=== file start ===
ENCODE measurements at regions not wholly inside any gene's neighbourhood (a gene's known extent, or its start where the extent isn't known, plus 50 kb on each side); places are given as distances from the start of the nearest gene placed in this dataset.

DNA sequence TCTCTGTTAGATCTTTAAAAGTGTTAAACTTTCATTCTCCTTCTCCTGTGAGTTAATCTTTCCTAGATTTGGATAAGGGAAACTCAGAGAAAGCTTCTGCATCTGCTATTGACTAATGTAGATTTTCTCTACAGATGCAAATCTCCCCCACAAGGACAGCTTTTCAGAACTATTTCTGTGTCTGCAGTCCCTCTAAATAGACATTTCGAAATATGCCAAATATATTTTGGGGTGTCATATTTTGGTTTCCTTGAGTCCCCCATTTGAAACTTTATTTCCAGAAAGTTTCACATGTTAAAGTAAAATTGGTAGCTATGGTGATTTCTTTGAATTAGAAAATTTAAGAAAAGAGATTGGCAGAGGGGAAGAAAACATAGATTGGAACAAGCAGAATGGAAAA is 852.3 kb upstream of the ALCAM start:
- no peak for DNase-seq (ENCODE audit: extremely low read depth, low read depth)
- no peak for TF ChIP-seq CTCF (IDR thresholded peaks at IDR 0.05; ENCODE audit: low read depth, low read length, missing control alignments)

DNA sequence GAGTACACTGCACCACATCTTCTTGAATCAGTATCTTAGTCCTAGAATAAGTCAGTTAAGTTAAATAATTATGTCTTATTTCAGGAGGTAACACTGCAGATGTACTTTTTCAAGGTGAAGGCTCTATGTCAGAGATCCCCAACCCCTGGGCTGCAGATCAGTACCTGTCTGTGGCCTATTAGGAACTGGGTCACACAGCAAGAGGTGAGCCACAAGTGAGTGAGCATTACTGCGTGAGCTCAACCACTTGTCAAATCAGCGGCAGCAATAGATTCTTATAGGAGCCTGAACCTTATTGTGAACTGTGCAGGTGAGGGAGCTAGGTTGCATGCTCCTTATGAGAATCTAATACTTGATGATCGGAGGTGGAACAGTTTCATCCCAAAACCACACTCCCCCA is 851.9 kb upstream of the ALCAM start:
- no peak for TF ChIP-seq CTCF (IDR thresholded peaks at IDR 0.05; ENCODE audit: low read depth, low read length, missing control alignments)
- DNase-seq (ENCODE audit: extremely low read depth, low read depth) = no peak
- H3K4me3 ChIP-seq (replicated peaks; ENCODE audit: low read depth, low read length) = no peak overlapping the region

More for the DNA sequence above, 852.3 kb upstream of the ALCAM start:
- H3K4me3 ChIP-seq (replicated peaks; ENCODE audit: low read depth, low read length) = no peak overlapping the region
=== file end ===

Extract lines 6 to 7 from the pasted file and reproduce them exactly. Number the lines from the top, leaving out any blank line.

- no peak for TF ChIP-seq CTCF (IDR thresholded peaks at IDR 0.05; ENCODE audit: low read depth, low read length, missing control alignments)
- DNase-seq (ENCODE audit: extremely low read depth, low read depth) = no peak